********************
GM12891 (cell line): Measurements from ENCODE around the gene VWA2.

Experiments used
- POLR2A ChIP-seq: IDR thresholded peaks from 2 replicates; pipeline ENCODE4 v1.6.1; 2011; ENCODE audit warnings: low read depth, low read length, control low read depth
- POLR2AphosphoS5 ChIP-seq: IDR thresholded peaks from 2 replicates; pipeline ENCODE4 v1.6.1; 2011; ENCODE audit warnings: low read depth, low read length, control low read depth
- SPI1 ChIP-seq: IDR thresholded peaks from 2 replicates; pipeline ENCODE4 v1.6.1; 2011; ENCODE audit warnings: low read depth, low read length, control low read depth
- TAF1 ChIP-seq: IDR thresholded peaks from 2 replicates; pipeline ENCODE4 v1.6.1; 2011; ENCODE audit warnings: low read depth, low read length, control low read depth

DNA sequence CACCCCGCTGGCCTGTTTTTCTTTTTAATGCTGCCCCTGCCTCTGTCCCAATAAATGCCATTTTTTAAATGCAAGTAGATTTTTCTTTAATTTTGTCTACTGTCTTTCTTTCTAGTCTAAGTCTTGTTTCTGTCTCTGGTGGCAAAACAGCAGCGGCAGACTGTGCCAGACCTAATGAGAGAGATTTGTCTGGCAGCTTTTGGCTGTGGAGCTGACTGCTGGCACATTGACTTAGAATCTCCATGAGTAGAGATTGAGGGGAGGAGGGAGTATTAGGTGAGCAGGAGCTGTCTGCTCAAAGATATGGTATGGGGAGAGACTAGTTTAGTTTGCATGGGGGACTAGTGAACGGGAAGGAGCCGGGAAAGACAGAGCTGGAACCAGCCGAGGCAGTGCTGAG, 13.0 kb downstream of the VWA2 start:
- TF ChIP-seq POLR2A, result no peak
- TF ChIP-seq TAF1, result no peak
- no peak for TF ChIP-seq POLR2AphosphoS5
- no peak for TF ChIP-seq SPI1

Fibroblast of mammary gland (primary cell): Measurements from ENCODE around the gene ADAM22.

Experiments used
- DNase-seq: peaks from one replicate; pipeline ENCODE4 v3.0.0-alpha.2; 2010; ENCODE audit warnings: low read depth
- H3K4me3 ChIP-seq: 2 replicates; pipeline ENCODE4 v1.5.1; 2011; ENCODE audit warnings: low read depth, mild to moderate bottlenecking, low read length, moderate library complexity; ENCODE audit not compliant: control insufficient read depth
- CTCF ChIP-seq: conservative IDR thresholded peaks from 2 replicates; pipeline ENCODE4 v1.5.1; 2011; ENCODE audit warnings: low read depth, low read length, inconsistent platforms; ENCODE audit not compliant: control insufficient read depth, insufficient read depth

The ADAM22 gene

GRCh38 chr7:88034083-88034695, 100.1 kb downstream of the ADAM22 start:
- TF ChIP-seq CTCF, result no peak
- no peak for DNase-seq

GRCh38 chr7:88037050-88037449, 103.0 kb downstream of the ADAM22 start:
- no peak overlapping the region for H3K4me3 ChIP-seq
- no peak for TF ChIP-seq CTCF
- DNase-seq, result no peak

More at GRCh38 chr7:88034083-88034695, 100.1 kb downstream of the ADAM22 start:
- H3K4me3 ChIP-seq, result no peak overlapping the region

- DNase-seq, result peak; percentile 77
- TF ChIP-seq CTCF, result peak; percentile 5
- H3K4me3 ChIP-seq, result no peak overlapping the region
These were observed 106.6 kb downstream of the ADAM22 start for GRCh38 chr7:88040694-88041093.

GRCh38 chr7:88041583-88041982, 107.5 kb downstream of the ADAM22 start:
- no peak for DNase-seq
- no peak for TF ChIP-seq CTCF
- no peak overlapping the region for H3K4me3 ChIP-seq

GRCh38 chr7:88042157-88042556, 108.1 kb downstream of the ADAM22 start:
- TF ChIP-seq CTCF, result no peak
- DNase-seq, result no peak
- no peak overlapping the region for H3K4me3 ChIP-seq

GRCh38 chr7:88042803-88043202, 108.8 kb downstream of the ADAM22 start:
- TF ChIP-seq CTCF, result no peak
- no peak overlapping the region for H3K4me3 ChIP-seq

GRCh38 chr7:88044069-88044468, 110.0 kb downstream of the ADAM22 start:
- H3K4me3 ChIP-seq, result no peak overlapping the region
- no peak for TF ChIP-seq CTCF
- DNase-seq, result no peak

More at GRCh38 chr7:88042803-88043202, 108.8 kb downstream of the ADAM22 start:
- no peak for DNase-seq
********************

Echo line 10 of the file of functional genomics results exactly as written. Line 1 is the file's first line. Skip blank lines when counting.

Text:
- no peak for TF ChIP-seq POLR2AphosphoS5